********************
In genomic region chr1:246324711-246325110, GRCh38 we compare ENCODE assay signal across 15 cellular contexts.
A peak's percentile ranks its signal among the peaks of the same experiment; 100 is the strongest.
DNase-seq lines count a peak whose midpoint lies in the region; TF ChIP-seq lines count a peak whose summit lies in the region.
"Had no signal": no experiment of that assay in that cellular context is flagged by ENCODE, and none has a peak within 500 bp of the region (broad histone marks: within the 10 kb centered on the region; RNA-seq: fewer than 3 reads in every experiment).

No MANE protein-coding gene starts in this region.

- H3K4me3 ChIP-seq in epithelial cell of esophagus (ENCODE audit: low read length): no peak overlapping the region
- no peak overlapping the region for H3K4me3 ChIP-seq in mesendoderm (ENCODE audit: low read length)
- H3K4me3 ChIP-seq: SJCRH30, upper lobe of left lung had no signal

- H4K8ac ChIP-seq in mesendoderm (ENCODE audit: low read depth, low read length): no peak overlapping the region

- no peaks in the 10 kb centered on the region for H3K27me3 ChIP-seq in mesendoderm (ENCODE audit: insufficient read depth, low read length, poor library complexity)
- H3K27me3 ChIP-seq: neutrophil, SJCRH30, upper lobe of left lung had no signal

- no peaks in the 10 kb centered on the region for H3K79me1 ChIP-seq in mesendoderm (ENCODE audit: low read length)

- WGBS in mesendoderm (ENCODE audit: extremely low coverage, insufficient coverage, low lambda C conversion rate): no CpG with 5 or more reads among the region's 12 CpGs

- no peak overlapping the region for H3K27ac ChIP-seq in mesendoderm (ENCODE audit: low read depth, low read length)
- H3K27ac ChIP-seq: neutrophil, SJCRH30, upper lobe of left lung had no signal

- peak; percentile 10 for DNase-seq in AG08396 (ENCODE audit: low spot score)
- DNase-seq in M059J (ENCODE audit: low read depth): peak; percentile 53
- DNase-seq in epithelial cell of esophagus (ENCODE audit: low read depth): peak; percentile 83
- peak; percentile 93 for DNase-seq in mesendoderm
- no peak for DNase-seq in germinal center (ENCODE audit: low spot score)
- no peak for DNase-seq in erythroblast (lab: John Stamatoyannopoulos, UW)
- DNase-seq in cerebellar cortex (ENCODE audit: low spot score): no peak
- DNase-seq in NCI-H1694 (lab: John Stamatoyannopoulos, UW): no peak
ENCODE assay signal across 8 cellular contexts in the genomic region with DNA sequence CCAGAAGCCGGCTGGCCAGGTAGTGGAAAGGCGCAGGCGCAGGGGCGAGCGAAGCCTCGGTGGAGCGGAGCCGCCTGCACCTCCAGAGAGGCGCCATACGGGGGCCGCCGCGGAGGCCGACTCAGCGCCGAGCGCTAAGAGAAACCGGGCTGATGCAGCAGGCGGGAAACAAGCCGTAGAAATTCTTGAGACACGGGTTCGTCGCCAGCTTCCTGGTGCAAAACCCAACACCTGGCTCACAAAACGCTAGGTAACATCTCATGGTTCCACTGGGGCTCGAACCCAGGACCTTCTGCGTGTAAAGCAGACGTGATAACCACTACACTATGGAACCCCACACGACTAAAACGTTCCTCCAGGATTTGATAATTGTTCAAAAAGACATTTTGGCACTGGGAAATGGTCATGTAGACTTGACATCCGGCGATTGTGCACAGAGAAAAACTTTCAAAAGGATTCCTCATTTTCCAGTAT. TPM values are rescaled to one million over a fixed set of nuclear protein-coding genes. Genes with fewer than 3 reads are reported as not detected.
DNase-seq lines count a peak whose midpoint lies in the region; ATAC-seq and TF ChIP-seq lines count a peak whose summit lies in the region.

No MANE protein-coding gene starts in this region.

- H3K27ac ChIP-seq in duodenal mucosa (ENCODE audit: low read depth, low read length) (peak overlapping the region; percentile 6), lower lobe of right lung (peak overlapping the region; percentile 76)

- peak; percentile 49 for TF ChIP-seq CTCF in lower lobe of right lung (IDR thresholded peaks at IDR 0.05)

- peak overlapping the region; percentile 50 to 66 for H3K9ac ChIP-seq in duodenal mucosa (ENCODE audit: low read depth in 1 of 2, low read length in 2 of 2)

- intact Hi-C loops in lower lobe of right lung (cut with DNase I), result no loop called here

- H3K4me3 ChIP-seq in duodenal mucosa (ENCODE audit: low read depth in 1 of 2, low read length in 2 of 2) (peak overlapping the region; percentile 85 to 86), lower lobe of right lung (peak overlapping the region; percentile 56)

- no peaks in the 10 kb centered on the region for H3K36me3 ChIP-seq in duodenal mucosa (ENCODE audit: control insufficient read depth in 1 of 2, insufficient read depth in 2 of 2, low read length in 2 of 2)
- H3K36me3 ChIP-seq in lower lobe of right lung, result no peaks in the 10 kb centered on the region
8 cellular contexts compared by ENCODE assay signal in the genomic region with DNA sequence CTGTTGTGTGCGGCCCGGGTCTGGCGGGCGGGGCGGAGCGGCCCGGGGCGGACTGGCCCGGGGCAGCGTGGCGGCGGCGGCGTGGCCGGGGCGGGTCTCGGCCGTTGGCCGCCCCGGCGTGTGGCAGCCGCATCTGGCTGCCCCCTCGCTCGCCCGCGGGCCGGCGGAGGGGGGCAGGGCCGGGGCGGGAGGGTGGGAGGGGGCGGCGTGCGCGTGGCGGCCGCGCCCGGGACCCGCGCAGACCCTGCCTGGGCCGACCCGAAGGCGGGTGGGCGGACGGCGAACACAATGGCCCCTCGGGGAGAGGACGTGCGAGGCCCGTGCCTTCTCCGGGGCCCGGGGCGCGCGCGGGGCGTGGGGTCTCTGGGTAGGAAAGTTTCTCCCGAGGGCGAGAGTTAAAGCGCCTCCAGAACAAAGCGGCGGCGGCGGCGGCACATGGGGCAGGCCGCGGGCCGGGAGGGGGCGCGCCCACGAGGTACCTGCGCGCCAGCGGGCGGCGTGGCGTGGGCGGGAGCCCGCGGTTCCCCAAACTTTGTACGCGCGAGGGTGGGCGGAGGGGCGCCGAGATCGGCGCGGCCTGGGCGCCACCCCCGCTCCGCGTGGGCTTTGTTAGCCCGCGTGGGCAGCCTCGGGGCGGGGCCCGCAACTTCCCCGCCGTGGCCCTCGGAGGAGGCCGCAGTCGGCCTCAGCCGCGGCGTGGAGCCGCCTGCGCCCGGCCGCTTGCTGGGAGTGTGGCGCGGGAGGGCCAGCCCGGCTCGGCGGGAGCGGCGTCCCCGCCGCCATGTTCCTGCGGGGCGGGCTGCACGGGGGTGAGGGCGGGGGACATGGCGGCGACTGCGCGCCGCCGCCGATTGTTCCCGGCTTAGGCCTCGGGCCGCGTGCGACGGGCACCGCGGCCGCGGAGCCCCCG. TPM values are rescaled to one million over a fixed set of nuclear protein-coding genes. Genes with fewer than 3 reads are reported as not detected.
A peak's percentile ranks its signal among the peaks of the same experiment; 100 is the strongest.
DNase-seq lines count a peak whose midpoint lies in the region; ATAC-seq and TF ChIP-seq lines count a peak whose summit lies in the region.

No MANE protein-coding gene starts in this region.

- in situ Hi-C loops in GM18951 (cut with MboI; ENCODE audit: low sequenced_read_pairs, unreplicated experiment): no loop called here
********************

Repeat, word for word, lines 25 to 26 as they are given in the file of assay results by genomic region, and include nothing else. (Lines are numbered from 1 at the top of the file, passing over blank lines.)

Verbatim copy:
DNase-seq lines count a peak whose midpoint lies in the region; ATAC-seq and TF ChIP-seq lines count a peak whose summit lies in the region.

No MANE protein-coding gene starts in this region.